Sun, Dec 21, 2003 - Page 5 News List

Crusading doctor battles AIDS, officialdom

COMMITTED TO HER WORK Having survived the Japanese occupation, the Chinese civil war and the Cultural Revolution, Gao Yaojie now fights for rural villagers' rights

NY TIMES NEWS SERVICE , BEIJING

The old woman in the big glasses had been telling stories for more than an hour about corrupt officials in her home province, Henan, the hardships she endured during the Cultural Revolution, the people she has seen ravaged by AIDS. Then, after bringing her guests yet another cup of tea, a thought struck her.

"My problem was that I was born in China," Dr. Gao Yaojie declared with sincerity, but with a touch of mischief, too.

"If I had been born in another country, I might have been a pretty good scientist. I've got a pretty good head on my shoulders," she said.

There are roughly a million people with HIV in China -- a number that grows daily -- who can be grateful that Gao was not born elsewhere.

For years, as government officials ignored AIDS or pretended it was not spreading in China, Gao refused to play along with the lie. She traveled through Henan, gauging the spread of AIDS, and bringing comfort and educational brochures to villages where many people did not know the name of the disease that was killing them.

Now that the government has reversed course and begun confronting the disease, Gao, at 78, remains the same fierce advocate. She is calling for more help for the growing number of AIDS orphans. She continues to visit remote rural villages where, she says, the spread of the disease is growing, not abating.

Her efforts have hardly won her adulation from officials. Local security guards still sometimes shadow her, and she is occasionally forbidden from entering certain villages. Her phone, she suspects, is tapped. But if she is careful, she is also committed to her work.

"I'm not afraid," she said recently during a long interview at a Beijing hotel after she had spoken at a international AIDS conference.

"The worst that will happen to me is that I'll die, and I've seen enough of this life not to be afraid of that," she said.

Death, and bearing witness to it, is a yoke carried by any Chinese of Gao's generation. Born in a rural village in Shandong Province, Gao was a rarity, a woman accepted into medical school. In 1939 she enrolled at Henan University in the provincial capital, Zhengzhou, and she studied obstetrics until her education was interrupted by the Japanese invasion.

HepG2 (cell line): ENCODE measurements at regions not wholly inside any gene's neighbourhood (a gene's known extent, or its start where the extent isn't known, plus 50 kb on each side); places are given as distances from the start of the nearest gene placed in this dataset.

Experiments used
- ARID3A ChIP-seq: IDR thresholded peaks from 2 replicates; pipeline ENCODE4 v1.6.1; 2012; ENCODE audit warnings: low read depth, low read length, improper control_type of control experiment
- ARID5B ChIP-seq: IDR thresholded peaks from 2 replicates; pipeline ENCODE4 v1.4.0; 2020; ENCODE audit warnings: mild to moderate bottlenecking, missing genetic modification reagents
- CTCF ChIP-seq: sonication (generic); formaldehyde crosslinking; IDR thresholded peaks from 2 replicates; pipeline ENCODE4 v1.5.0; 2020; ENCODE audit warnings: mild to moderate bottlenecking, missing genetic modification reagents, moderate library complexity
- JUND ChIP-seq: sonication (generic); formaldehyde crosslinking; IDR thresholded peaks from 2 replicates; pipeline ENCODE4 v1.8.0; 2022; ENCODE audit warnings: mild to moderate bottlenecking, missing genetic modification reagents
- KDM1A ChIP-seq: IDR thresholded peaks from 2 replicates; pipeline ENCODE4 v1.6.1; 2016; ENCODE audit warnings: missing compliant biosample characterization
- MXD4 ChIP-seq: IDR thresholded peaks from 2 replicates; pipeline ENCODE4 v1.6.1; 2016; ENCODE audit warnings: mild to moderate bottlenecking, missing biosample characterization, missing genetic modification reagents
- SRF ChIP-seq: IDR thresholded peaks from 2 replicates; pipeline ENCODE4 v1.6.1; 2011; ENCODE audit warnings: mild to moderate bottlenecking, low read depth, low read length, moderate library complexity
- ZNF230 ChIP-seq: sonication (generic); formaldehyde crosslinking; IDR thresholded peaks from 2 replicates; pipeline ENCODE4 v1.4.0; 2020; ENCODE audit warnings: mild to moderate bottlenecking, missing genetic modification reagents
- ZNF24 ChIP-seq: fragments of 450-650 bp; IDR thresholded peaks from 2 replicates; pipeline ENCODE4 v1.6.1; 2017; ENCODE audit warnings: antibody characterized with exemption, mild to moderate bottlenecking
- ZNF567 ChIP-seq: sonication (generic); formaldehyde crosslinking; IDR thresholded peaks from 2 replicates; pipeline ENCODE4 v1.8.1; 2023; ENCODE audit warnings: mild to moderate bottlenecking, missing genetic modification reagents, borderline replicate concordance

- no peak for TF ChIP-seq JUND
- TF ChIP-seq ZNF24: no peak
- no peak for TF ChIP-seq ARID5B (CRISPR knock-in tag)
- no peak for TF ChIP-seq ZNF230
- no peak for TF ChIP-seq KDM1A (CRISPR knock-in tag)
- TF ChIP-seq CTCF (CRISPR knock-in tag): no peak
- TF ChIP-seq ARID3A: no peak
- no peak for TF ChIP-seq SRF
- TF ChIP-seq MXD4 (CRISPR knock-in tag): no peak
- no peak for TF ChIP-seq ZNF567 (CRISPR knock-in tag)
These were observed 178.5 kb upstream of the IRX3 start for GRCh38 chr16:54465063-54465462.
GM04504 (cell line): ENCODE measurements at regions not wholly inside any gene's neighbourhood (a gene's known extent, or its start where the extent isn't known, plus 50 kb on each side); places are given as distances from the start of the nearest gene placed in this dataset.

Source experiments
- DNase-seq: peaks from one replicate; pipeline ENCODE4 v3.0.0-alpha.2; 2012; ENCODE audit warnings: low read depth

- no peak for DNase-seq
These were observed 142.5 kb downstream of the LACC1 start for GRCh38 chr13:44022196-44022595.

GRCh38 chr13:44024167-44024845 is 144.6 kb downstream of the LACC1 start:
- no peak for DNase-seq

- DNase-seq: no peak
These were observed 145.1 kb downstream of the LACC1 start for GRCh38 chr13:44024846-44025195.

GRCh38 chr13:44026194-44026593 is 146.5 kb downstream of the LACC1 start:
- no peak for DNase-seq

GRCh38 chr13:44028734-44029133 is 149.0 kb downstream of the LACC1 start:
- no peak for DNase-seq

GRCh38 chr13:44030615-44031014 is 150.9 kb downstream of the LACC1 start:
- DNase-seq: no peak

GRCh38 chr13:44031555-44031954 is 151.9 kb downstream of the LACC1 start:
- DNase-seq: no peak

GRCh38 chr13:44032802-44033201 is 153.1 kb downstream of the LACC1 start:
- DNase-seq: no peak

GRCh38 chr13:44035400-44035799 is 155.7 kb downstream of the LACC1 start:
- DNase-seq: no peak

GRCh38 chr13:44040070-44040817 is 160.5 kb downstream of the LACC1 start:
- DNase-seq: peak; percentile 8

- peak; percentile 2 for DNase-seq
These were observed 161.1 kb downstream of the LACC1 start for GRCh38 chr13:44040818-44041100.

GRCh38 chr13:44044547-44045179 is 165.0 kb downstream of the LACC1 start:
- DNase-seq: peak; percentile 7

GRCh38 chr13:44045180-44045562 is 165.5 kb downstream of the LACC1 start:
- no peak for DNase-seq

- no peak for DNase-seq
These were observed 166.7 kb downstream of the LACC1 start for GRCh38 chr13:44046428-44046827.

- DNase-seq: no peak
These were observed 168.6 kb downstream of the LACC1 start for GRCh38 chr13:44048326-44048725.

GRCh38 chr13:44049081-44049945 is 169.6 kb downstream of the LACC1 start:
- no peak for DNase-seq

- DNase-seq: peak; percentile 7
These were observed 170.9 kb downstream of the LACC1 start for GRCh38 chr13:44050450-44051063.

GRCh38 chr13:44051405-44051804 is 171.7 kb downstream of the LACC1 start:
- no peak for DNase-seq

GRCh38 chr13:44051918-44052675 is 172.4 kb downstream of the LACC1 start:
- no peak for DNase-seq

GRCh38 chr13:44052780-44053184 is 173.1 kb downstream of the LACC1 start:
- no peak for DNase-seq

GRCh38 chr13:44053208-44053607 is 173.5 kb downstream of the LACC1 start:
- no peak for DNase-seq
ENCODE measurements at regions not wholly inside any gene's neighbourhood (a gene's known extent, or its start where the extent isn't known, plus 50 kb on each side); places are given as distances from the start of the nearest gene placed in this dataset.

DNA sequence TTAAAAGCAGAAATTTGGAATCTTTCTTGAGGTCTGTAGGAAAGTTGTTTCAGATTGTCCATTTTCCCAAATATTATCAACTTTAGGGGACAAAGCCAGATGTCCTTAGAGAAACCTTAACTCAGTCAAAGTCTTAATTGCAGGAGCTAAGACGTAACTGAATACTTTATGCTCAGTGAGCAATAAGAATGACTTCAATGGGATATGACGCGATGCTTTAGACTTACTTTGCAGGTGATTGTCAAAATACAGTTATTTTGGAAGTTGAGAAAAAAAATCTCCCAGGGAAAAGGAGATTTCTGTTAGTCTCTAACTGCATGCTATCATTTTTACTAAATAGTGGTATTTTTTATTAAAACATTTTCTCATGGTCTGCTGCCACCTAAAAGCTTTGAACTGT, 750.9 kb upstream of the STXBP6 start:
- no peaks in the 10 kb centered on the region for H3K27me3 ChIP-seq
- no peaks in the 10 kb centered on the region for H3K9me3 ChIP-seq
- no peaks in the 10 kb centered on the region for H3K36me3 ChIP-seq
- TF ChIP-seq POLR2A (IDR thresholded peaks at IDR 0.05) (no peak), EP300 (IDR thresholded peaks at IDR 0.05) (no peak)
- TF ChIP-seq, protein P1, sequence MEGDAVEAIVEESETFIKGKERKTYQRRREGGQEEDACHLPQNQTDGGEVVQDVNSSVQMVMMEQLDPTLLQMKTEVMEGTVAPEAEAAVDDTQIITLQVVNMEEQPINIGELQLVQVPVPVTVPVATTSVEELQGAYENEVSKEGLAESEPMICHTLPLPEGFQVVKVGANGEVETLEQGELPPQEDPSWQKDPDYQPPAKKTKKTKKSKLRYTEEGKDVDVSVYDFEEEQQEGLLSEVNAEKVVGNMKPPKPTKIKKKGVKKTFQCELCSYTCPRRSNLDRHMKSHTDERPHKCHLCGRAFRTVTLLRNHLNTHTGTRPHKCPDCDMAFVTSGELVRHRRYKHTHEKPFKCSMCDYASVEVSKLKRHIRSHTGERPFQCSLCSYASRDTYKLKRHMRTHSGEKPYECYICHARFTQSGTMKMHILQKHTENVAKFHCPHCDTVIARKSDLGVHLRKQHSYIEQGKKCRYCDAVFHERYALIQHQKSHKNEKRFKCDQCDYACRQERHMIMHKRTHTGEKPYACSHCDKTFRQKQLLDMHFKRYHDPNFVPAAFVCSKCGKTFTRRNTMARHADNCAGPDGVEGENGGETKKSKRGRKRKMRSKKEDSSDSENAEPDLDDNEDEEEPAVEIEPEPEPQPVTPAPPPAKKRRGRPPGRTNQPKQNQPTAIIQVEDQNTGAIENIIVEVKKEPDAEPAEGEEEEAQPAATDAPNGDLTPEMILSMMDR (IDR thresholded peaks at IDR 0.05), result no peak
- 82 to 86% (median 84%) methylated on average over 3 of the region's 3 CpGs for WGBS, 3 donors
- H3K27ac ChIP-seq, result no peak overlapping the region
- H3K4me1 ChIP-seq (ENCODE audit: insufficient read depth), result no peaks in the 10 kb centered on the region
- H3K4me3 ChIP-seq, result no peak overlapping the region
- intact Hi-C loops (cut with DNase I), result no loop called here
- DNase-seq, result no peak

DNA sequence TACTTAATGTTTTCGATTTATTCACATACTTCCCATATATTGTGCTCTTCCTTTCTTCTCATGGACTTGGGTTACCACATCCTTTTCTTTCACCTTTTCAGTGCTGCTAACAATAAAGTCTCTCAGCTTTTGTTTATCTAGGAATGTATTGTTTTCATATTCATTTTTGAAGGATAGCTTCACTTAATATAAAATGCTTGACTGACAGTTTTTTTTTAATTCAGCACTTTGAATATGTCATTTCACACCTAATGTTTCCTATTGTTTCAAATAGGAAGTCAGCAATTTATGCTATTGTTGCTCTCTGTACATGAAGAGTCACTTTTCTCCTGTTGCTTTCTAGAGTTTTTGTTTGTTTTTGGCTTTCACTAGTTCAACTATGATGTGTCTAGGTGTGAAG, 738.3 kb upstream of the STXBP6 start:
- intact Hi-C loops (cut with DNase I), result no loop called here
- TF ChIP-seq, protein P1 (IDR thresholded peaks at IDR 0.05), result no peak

"I remember the indiscriminate bombing they carried out, with no particular target or object in mind, just indiscriminate destruction," she said.

Her memories of those days remain so raw that she still refuses interview requests from Japanese journalists.

The victory in 1949 by Mao Zedong (毛澤東) and his Communist Party brought a relative calm. Gao became a popular obstetrician and recalled delivering as many as a dozen babies a day. But when Mao's failed collectivization policies brought catastrophic famines, beginning in 1958, millions of people starved in the countryside.

Henan suffered enormously. Emaciated mothers and children, surviving on gruel, stumbled into the hospital. Gao gave them her food-ration tickets and anything she could muster.

"A patient from the country gave me a chicken that laid an egg every day," she recalled. "So I gave it to the most needy."

The famines eventually eased, but upheaval came again during the 1960s when Mao unleashed the Cultural Revolution. As an educated physician and the daughter of a landlord, Gao said, she was classified as one of the "black elements." For months, elites were rounded up and paraded through the city. Gao said she went into hiding, living for long periods among the dead in the hospital's morgue.

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